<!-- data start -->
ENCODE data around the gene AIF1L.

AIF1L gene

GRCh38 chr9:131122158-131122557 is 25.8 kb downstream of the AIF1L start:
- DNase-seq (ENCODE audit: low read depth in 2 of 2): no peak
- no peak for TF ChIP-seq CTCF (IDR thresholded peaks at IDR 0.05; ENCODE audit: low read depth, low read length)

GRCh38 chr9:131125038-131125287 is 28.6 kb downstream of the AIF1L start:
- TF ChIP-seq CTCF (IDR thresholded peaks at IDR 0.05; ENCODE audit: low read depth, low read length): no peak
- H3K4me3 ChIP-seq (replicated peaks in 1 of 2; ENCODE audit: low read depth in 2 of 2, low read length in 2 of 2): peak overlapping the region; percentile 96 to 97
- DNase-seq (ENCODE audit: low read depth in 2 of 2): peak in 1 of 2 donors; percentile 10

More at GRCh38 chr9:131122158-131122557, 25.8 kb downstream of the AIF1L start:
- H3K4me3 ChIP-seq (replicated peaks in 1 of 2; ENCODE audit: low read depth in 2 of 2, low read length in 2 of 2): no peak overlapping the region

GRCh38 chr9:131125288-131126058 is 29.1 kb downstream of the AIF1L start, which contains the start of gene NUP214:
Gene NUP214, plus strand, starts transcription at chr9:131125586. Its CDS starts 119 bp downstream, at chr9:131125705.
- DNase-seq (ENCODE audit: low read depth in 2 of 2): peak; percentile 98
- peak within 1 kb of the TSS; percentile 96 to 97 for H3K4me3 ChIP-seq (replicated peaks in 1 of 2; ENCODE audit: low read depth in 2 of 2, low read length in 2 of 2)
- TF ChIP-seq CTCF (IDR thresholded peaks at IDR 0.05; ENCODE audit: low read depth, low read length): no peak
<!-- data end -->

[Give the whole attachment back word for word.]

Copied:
ENCODE data around the gene AIF1L.

AIF1L gene

GRCh38 chr9:131122158-131122557 is 25.8 kb downstream of the AIF1L start:
- DNase-seq (ENCODE audit: low read depth in 2 of 2): no peak
- no peak for TF ChIP-seq CTCF (IDR thresholded peaks at IDR 0.05; ENCODE audit: low read depth, low read length)

GRCh38 chr9:131125038-131125287 is 28.6 kb downstream of the AIF1L start:
- TF ChIP-seq CTCF (IDR thresholded peaks at IDR 0.05; ENCODE audit: low read depth, low read length): no peak
- H3K4me3 ChIP-seq (replicated peaks in 1 of 2; ENCODE audit: low read depth in 2 of 2, low read length in 2 of 2): peak overlapping the region; percentile 96 to 97
- DNase-seq (ENCODE audit: low read depth in 2 of 2): peak in 1 of 2 donors; percentile 10

More at GRCh38 chr9:131122158-131122557, 25.8 kb downstream of the AIF1L start:
- H3K4me3 ChIP-seq (replicated peaks in 1 of 2; ENCODE audit: low read depth in 2 of 2, low read length in 2 of 2): no peak overlapping the region

GRCh38 chr9:131125288-131126058 is 29.1 kb downstream of the AIF1L start, which contains the start of gene NUP214:
Gene NUP214, plus strand, starts transcription at chr9:131125586. Its CDS starts 119 bp downstream, at chr9:131125705.
- DNase-seq (ENCODE audit: low read depth in 2 of 2): peak; percentile 98
- peak within 1 kb of the TSS; percentile 96 to 97 for H3K4me3 ChIP-seq (replicated peaks in 1 of 2; ENCODE audit: low read depth in 2 of 2, low read length in 2 of 2)
- TF ChIP-seq CTCF (IDR thresholded peaks at IDR 0.05; ENCODE audit: low read depth, low read length): no peak